“When I am painting,” Pollock says, “I have a general notion as to what I am about…There is no accident, just as there is no beginning and no end.”   He is as much a part of the art as the paint or the canvas. He doesn’t say he knows what the painting is about, but what he is about. Surrendering to the moment, Pollock says, “Sometimes I lose the painting, but I have no fear of changes, of destroying the image. Because the painting has a life of its own, I try to let it live.” He can be a part of the creative moment without deciding how it will turn out.

The Metropolitan Museum of Art’s crash course in Abstract Expressionism helped, too, for I knew nothing of this stuff until challenged to write about it. The Met’s Stella Paul uses language similar to Joel’s in boiling down the movement. Abstract Expressionists, she says, “accorded the highest importance to process.”  As I understand it, then, the moments spent in creating the thing are more important than the thing itself. The piece of art is only that—a piece, an artifact of the more-important creative moment.

Paul quotes the 1952 writing of critic Harold Rosenberg, who considers a piece of Abstract Expressionist art “not a picture but an event.” We call it a painting, after all, not a painted.

His very blog is evidence of Joel’s Abstract Expressionist tendencies.  Sure, it’s nice if you like his work, but he cares deeply about how it’s made, what materials go into it, what music he hears while he’s working.  All of the variables in his creative moments add to the eventual thing. If you were there while he was working, you’d be in it, too.

In his novel Bluebeard, Kurt Vonnegut writes as a fictional character named Rabo Karabekian, a retired former Abstract Expressionist painter whose paintings no longer exist. They destroyed themselves because of the materials he used, leaving nothing but the memory of their creative moments.

Rabo explains why even before his work was lost, he couldn’t compare to the real masters of Abstract Expressionism.  He failed to paint time in motion: “life, by definition, is never still,” he tells us. “Where is it going? From birth to death with no stops on the way.” He calls it a “miracle…which was achieved by the best of the Abstract Expressionists,” that for their work to be great, “birth and death are always there.” The moment accounts for its own changing place in time.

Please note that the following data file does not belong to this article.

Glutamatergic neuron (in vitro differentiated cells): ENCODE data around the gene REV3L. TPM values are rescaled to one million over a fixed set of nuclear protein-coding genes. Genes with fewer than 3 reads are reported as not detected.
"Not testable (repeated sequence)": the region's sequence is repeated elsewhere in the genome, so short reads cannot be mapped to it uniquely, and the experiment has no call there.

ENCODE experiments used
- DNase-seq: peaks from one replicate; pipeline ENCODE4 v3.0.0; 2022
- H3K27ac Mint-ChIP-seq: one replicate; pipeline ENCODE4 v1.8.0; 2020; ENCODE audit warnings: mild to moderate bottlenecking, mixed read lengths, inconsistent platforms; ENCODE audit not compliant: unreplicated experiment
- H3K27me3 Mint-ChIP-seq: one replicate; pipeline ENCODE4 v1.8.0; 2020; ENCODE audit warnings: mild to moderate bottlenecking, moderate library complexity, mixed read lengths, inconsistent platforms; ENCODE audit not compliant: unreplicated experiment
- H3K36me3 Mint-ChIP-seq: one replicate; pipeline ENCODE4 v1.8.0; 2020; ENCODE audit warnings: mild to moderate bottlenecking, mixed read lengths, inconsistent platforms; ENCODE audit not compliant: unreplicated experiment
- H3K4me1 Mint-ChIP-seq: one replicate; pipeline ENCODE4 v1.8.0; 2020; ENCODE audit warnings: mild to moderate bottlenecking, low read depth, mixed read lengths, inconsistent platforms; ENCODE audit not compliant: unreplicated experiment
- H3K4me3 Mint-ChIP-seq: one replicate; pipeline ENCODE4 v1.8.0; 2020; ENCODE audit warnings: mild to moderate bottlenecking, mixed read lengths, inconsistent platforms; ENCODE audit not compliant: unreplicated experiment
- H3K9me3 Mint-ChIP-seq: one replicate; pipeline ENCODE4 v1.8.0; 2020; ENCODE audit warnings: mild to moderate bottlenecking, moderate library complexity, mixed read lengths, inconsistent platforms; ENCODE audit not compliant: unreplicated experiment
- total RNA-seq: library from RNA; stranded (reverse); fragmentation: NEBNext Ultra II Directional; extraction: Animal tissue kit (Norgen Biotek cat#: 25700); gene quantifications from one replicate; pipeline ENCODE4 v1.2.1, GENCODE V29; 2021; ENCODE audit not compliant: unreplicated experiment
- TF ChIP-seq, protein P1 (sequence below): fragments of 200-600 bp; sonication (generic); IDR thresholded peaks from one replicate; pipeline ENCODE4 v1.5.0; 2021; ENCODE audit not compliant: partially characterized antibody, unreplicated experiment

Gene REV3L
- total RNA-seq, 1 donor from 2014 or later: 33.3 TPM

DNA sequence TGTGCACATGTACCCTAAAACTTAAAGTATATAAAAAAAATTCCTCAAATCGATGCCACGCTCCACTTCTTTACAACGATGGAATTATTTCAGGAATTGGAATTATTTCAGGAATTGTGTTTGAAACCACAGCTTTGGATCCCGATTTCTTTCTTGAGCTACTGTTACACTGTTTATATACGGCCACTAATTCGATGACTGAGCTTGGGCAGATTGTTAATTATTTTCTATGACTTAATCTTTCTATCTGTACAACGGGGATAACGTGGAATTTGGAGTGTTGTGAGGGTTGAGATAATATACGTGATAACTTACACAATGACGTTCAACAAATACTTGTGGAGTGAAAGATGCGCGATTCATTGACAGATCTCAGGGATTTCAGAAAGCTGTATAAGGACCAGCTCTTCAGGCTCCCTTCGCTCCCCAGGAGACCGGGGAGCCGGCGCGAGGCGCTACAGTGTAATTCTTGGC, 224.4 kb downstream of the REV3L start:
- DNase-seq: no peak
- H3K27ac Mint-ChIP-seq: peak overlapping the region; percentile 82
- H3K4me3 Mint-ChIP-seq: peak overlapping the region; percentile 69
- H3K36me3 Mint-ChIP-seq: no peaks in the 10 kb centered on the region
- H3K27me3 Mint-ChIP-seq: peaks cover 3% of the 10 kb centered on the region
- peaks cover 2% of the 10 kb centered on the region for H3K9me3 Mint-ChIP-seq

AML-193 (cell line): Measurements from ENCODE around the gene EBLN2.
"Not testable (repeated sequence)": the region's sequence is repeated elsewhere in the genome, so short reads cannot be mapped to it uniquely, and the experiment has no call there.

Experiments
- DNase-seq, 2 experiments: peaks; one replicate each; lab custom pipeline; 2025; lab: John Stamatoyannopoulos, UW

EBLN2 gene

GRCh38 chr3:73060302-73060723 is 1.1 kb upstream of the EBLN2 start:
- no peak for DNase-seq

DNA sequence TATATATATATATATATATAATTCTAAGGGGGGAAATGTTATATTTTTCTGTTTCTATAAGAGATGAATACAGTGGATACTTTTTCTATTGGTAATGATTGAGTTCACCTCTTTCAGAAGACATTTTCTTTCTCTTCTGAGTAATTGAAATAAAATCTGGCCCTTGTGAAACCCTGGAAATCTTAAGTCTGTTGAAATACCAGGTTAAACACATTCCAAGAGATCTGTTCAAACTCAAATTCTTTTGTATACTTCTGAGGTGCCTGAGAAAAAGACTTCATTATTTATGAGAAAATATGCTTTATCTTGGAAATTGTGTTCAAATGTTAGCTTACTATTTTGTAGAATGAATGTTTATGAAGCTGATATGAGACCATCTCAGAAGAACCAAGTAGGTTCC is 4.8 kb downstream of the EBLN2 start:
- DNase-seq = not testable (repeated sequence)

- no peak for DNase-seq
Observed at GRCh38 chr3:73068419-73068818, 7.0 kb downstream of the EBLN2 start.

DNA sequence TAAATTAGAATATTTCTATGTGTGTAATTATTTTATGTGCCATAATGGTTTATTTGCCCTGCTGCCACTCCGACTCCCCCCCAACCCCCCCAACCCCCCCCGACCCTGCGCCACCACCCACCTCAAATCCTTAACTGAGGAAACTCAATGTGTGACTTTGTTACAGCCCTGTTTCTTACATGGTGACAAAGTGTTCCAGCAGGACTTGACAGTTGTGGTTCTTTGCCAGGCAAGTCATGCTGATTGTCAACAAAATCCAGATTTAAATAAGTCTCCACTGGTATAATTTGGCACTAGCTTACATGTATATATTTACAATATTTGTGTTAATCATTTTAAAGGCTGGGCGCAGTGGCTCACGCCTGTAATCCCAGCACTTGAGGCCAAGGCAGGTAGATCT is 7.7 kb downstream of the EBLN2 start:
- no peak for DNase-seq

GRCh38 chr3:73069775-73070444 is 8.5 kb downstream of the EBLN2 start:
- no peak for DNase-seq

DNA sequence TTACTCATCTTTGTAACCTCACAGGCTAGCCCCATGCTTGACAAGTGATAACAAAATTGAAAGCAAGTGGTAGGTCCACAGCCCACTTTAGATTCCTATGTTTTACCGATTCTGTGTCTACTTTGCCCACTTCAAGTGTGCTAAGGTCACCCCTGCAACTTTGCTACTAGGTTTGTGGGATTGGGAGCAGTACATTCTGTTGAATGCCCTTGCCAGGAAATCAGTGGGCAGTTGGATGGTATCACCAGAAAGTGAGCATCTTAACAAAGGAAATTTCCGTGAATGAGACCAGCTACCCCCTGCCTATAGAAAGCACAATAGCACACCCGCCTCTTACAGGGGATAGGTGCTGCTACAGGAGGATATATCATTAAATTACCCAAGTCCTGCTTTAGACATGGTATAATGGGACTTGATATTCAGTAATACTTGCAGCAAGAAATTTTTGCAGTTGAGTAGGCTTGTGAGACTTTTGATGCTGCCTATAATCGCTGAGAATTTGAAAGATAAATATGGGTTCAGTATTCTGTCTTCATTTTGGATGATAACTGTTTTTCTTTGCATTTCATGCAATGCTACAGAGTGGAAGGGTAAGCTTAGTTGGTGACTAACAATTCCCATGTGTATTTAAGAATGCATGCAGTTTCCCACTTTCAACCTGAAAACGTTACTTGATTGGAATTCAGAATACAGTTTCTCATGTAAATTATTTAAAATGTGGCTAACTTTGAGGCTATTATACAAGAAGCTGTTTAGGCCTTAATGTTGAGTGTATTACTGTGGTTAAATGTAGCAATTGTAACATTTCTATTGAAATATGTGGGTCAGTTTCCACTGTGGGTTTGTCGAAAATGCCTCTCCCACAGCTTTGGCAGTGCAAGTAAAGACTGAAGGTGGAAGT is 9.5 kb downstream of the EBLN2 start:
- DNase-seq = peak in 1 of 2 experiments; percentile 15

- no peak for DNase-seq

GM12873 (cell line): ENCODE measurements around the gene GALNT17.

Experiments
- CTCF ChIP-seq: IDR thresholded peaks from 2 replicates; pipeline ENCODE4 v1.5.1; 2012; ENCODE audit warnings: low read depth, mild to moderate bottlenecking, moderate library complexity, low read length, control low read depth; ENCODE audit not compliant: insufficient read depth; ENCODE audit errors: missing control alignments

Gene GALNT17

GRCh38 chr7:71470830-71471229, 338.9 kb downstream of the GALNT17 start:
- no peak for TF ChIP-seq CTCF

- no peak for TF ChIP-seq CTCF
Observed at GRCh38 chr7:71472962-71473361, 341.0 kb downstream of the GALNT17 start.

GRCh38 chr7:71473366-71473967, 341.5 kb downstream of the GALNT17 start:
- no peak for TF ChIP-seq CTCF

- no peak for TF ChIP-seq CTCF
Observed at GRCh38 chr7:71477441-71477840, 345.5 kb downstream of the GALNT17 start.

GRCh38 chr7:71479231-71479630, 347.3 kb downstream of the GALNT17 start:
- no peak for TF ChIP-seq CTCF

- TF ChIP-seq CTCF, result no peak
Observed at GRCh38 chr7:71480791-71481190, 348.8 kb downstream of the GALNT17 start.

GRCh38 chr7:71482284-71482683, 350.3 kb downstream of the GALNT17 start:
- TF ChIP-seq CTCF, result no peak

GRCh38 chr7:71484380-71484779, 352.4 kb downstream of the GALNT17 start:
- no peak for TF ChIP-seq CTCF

There’s solace in knowing that to Abstract Expressionists, the creative moment is the art.  For better or worse, time travels, and we have no choice but to go with it or risk missing new moments.

But if we spend our moments in a way that respects their quick passing–creating something, collecting cards– that is, if the thing you’re doing qualifies as art in and of its active self, you can remember that art when you look back, stoneware vase or abandoned playing card in hand. The magic is in the moment, and the moment moves.

Joel: “So Don, when do you know when to stop working on a piece?”

Don: “When someone hits me over the head with a baseball bat.”

Don Reitz, Abstract Expressionist in Clay, quoted during “Potters As Sculptors, Sculptors as Potters: NCECA Pre-Conference Symposium” Flagstaff, AZ, 2009.

Leave a Reply

Your email address will not be published. Required fields are marked *